Pictured: members of the Society of Physics Students trying to keep their cool while in reality totally freakin’ pumped about getting to personally speak with the one, the only, the awesome Dr. Neil deGrasse Tyson after an Eliot Society dinner in April 2017. This is why you join the physics club, kids.
Decided you don’t want to become a researcher at a university as your full-time career? Don’t give up hope!
According to a recent study, only about 30% of physics Ph. D’s end up with permanent jobs in academia, or about 5% of the total students who get undergraduate physics majors. So where does everyone else end up? Well, a lot of different places (see this link: Who’s Hiring Physics PhD’s).
Some famous people with physics degrees:
- Ash Carter, U.S. Secretary of Defense, 2015-17
- Wendy Carlos, Grammy-winning composer, soundtracks for movies such as Clockwork Orange
- Steven Chu, U.S. Secretary of Energy, 2009-2013
- Shirley Ann Jackson, physicist, chair of Nuclear Regulatory Commission, president of Rensselaer Polytechnic Institute
- Hedy Lamarr, physicist, inventor, and actress
- Brian May – astrophysics Ph.D. and lead guitarist of Queen
- Angela Merkel, chancellor of Germany
- Ernest Moniz, U.S. Secretary of Energy 2013-17
- Gordon Moore, co-founder of Intel
- Elon Musk of Space-X and Tesla
- Sally Ride – astronaut
- James Harris Simons mathematician of Chern-Simons, Renaissance Technologies (hedgefund)
- Neil deGrasse Tyson – astrophysicist, head of the Hayden Planetarium in NYC, writer, television host
There are lots of things you can consider doing with a degree in physics besides academia!
The Wash. U. Career Center is specifically designed to help you successfully find employment in your fields of interest during the summer and after graduation. They will be your best friend over the coming years!
The national Society of Physics Students has a career page with lots of helpful advice about finding jobs after completing any stage of your education. They also have lots of articles with advice about all the different aspects of career building. Also of use are profiles of physicists with varied career paths; you’ll see all the places you can go with your physics education and how you might go about getting there!
There are many other helpful websites. For example, you can find out statistics about physics students’ employment or other aspects of physics and careers. Some employers you might check out are national labs, NASA, a list of who’s hiring physics PhD’s (they also hire undergrad majors), companies that take WashU engineering grads, finance, teaching, and many more! Also, see the bottom of this page for ideas based on what area of physics you like best.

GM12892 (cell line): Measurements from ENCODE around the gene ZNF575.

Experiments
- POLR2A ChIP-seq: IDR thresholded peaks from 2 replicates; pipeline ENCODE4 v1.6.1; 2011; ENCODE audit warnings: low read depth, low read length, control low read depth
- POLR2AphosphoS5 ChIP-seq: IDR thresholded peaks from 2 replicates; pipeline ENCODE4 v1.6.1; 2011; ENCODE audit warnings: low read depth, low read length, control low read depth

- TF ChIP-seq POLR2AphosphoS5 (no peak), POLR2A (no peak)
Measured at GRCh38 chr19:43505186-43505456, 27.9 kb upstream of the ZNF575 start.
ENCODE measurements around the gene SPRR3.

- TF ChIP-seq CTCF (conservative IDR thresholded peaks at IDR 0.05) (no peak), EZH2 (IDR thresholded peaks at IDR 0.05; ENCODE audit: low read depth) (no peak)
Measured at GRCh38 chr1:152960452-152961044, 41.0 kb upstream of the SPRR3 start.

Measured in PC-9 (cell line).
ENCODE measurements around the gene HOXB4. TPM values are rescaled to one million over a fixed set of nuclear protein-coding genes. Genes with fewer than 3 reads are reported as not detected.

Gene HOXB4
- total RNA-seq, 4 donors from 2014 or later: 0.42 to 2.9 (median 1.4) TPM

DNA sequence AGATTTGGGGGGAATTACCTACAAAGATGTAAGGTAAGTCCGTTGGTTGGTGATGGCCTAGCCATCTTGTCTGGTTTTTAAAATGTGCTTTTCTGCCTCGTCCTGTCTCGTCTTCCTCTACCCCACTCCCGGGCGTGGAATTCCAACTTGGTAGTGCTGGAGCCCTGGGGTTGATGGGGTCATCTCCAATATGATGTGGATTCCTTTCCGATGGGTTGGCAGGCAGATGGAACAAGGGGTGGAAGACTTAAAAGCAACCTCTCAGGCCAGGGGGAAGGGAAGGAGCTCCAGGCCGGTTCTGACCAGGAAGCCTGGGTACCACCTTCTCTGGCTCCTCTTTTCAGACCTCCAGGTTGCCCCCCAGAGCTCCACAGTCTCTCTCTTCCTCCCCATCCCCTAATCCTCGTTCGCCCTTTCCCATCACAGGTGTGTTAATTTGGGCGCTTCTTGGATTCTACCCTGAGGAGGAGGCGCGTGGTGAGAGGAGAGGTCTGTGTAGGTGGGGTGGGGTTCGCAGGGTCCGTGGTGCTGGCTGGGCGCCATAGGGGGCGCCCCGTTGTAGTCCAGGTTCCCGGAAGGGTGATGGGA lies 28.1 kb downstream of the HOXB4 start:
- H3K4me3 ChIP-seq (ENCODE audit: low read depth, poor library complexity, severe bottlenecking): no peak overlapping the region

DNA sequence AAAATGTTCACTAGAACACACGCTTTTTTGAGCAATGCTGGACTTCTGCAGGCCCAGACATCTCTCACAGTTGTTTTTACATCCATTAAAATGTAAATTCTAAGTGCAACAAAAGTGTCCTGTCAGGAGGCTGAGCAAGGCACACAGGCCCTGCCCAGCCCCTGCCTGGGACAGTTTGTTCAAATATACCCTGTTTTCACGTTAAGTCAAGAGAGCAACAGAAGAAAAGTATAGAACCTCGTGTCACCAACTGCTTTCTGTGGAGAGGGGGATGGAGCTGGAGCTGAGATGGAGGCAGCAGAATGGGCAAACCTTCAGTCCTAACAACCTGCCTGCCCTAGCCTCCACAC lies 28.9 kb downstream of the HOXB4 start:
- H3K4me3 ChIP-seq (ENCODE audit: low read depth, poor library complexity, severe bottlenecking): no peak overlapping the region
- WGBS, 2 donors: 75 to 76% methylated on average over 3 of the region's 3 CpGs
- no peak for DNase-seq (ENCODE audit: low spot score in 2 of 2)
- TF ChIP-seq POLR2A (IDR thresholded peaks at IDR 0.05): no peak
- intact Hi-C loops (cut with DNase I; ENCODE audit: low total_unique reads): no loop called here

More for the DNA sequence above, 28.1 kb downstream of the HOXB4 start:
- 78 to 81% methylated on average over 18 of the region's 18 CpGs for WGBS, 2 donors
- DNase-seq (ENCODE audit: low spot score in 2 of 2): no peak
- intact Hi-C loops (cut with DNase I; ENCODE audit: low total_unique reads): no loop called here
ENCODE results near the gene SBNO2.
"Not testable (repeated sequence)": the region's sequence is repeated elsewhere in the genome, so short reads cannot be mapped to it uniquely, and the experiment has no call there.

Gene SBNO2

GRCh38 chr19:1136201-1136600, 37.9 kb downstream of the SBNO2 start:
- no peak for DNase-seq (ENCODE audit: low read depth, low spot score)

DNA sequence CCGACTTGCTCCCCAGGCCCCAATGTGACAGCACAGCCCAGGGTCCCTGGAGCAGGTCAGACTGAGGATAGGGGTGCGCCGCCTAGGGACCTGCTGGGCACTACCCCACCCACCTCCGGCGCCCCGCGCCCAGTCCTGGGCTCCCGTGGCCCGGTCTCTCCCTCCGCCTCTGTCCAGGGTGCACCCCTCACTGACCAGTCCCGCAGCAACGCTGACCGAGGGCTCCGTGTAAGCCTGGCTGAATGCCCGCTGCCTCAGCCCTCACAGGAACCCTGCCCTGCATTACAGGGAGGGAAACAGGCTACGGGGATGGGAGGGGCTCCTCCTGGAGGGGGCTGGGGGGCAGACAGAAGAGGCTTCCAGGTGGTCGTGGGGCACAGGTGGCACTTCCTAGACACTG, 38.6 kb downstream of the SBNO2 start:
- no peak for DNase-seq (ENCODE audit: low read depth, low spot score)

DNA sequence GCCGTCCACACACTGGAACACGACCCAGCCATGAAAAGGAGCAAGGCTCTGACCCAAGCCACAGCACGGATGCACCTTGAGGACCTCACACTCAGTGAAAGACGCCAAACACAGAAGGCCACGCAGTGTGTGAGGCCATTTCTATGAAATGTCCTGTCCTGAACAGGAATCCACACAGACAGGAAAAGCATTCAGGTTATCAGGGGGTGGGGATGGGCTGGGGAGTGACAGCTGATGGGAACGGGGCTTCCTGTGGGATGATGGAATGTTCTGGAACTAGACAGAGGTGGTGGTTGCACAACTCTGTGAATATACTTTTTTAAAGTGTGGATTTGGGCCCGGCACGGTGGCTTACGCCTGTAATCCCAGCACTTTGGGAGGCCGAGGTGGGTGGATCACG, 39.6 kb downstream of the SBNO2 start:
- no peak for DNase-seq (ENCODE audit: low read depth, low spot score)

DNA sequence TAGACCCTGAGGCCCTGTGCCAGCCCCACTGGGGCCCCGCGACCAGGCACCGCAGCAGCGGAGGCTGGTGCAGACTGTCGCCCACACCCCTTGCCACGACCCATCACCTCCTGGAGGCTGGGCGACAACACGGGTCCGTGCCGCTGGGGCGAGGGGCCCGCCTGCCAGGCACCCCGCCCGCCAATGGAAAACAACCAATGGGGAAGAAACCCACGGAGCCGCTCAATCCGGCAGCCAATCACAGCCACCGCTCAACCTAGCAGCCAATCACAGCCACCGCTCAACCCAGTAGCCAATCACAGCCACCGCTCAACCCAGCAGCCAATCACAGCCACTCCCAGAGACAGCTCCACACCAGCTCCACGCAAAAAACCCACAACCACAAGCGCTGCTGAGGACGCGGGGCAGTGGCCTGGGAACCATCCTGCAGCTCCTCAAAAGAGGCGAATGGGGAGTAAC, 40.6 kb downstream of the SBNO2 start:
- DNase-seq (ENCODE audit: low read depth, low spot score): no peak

If you don’t want to go directly into a technical career, there are lots of other options, too. Many people take gap years, whether that means enlisting in the military for its excellent benefits, volunteering in programs like the prestigious Teach for America or the Peace Corps, or just taking a few years off to explore other jobs or earn some money. If you have a specific field you’re interested in working in, perhaps try to find someone on campus who can guide you. The Career Center, the ArtSci dean devoted to a specific advising topic, or a professor in a more closely related department might be places to start.
Things to do while in school
- Spend time researching the jobs you’d like to have someday
- Develop skills to make yourself more employable
- Learning how to program is a must!
- Analytical skills are also helpful – consider taking more math or statistics
- Consider adding on courses in the engineering and business schools, or education courses if you want to teach physics at a high school
- Get proficient in a foreign language
- Would another minor or major help?
- Would a master’s, doctoral, or professional degree help you land your dream job?
- Get internships over the summer or during the school year in job areas you’re considering
- Prepare for technical interviews! The tech and finance job processes aren’t just submitting a resume and going in to talk to someone. Often you have to take a test on your skills too – scour the internet for details about each company’s exams so you’re prepared
- Network! The people you meet could have a huge influence on your getting your dream job after graduation